Somewhere in Baton Rouge, there’s a group of women who have honed their roller-skating techniques and are ready to show their skills whenever they get the chance.

Red Stick Roller Derby has existed for four years in Baton Rouge, and its members can’t get enough of rolling around a small track and trading blows with opponents.

“I didn’t know how to roller-skate when I joined, and now I love it,” said Nicole Staudenmaier, a Red Stick Roller Derby competitor/referee for the past two years.

Red Stick Roller Derby, an apprentice league in the Women’s Flat Track Derby Association, is split into two teams: The Diables Rouges, the A team, and the Capital Defenders, the B team.

The two squads compete against teams from across the South — Louisiana, Texas, Mississippi and Florida.

A derby competition can resemble more of a brawl than a fun time on skates.

Each team has a “jammer” who skates around the track and attempts to pass as many opponents as possible, earning a point for each person passed.

A group of blockers for each team tries to knock down the opposing jammer, or clear the way for its own jammer.

“It’s a full-contact sport,” said Caroline Ficara, a member of Diables Rouges for about three years. “It’s probably more comparable to rugby than football.”

The concept seems easy: Knock down the person in front of you so your jammer can move ahead and score points.

But there are rules. And plenty of them.

The head can’t be used to block. You can’t use your hands to grab, hold or push. Use the point of your elbow for contact and you’re in trouble.

“It’s all about having good form and knowing how to hit,” Ficara said of the rules.

They practice three or four days a week at Leo’s Rollerland. Members are also encouraged to work individually by doing cross-training and outdoor skating.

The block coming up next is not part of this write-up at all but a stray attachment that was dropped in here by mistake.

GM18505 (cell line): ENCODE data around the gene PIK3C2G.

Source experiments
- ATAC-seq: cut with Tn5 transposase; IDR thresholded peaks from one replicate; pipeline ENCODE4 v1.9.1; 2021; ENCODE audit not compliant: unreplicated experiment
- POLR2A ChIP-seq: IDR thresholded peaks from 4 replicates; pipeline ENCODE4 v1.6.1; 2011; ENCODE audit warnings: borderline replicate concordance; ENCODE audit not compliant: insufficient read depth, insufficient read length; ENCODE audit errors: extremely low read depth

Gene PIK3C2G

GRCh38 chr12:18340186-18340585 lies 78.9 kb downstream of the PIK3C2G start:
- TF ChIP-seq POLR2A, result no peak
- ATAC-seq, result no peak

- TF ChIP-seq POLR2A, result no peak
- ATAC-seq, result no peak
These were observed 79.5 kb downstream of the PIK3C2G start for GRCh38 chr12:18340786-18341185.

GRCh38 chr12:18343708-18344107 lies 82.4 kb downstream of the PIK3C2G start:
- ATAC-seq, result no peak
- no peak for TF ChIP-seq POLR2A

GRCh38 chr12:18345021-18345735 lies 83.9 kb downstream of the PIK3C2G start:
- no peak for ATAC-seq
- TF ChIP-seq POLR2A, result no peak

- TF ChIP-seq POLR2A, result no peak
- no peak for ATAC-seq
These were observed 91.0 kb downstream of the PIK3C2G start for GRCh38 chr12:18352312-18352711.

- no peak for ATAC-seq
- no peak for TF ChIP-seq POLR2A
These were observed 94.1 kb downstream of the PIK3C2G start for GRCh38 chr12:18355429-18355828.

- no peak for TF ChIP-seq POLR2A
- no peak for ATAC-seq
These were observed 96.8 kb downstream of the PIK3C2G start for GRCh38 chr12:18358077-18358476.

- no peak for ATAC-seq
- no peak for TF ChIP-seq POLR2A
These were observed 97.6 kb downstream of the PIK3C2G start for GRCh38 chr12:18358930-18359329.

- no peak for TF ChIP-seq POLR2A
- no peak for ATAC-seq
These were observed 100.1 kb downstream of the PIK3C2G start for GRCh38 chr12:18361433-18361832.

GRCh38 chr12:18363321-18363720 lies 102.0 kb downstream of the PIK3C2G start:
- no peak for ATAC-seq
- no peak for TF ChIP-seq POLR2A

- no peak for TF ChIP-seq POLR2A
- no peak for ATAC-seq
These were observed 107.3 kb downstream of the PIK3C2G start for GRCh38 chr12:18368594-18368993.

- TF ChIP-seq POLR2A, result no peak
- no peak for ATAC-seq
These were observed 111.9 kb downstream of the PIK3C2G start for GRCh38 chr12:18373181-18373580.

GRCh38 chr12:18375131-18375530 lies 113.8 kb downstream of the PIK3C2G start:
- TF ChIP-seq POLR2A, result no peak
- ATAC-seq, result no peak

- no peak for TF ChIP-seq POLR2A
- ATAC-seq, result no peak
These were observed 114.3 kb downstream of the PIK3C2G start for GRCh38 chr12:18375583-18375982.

“These girls train,” Staudenmaier said. “They do something every day of the week.”

All that training culminated at Red Stick’s doubleheader on June 18 at the Baton Rouge River Center.

The Capital Defenders faced the East Texas Bombers in the first match, while the Diables Rouges faced the Torpedo Bay Rollergirls in the second.

At the beginning of the first match, all the blockers sat bunched together before the first whistle blew. Then they took off. The jammers followed after the next whistle.

The women were barely halfway around the track when one Capital Defender effortlessly knocked a Bomber down to the ground.

In the next turn, a Capital Defender went flying after she encountered almost full-body contact from a Bomber.

Audra Jones, a Diables Rouges member, said she didn’t find the June 18 match to be too difficult, but she did have some lingering soreness.

“I have some bruises on my hip. My shoulder is sore,” Jones said. “I don’t know how or when any of that happened.”

Sometimes the injuries are more than soreness and bruises: One woman broke her leg, and another broke her collarbone at the match.

“That’s not usual, but it does happen,” Ficara said.

There is some protection provided to the competitors: helmets, elbow pads, knee pads, mouth guards and wrist guards — which helps them at the River Center where the floor is made of concrete and there are no guard rails. The track is only marked by tape, with lanes no more than 15 feet wide.

“We train, actually, really extensively on how to fall,” Ficara said. “Sometimes you can’t really control it, or sometimes you have to do a barrel roll.”

The competitors, when out on the track, seem to have alternate personalities that make them rough, tough and ready to rumble, which might explain their stage names.

When derby girls compete, they aren’t introduced by their real names. They go by their roller derby names.

There’s “Glock Strap” and “Moxie Balboa” on the Diables Rouges. For the Capital Defenders, there’s “Mauley Rinkwyld” and “Schexorcist.”

Each competitor has a “derby wife,” or best friend, that helps her out during practice, Ficara said.

Ficara, or “Heidi Volatile,” is the derby wife of Staudenmaier, also known as “Panda Scare.”

“I wouldn’t stick around if I didn’t like the people in it,” Staudenmaier said.

Some women don accessories, ranging from fishnet stockings to face paint.

But most of the women say while the accessories and names are fun, they play because they love the game.

“I would go out there and play roller derby with a real name, a number, black shorts and a T-shirt,” Jones said.